Fake reviews are everywhere online and they’ve probably influenced some of your purchases. Fake reviews can be positive or negative, and they’re obviously unethical and harmful. But they’re the symptom of a larger problem with e-commerce and online platforms.
Reviews Are Worth Their Weight in Gold
In the world of e-commerce, reviews are the best sign of success or failure. Sure, a batch of good reviews shows that a product has sold well and that people enjoy it, but it’s more than just that. Reviews are the ultimate form of advertising.
Businesses that have good reviews get a lot of free exposure. On websites like Amazon and Yelp, products and pages that have good reviews show up at the top of search results. They’re suggested to users based on interests, and they’re even sent out in email campaigns or marked with labels like “Amazon’s Choice.”
And while exposure doesn’t guarantee sales, good reviews do. According to a BrightLocal study, 84% of people trust online reviews as much as they trust friends. That’s an incredible statistic because it suggests that a poorly written 50-word review by a stranger can hold as much clout as a positive recommendation from someone that you trust. Essentially, the exposure and clout that businesses get from good reviews create a powerful e-commerce formula.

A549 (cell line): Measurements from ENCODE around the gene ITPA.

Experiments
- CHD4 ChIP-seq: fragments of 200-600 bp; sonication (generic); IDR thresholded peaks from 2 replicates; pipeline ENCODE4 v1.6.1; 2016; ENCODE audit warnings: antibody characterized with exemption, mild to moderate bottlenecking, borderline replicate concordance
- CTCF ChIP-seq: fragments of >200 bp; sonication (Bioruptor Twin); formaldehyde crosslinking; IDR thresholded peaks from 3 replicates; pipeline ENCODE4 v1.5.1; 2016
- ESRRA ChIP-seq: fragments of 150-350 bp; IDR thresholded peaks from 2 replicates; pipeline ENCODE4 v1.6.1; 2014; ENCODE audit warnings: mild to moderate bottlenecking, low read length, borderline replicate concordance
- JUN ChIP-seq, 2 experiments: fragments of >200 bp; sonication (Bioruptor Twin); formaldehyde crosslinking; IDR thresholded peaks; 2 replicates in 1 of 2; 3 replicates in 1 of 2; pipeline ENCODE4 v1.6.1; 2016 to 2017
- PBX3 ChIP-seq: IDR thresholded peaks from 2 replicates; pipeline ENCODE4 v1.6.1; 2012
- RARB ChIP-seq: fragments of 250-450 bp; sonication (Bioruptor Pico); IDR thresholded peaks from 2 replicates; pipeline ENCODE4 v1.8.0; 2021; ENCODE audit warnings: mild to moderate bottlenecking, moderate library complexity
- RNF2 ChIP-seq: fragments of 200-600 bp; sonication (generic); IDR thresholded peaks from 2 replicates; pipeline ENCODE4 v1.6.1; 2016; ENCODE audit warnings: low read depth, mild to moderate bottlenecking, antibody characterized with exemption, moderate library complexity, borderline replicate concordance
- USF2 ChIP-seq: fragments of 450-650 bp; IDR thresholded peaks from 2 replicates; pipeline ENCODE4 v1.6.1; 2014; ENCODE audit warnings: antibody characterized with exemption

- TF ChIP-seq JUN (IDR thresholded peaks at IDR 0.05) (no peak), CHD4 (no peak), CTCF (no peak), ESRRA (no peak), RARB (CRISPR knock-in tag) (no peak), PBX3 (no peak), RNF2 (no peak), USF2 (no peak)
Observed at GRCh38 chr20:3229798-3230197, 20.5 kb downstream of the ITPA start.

In some ways, this formula feels a little too easy. But it actually creates a highly competitive marketplace that’s easy to exploit. Well-reviewed businesses can easily overshadow competitors, and products or pages with bad reviews are hidden from customers by website algorithms.
This makes sense. Obviously, Amazon and Yelp don’t want you to associate their websites with crappy products. But bad reviews can completely break a reputable business, especially a small or new company that’s struggling to find a foothold in the market.
You’ve probably realized where this is going. Businesses need good reviews to stay afloat, so they pay people to write fake reviews.
Who Writes These Fake Reviews Anyway?
Robots or AI don’t do the majority of fake reviews; actual people do. It turns out that websites like Amazon are pretty good at catching bot activity, and it helps that most bot-written reviews stick out like a sore thumb (there are even websites, like Fakespot, that can catch AI-written reviews).
But, like other forms of online policing, fake-review takedowns are done manually. Usually, a website will simply target reviews that look “inauthentic.” Yelp, for example, tends to take down poorly written reviews by inactive accounts, or accounts that are clearly run by a bot. The website also uses IP addresses to find suspicious reviews. If a restaurant in Idaho has 15 Yelp reviews from an Australian IP address, you can assume that there’s some fraud going on.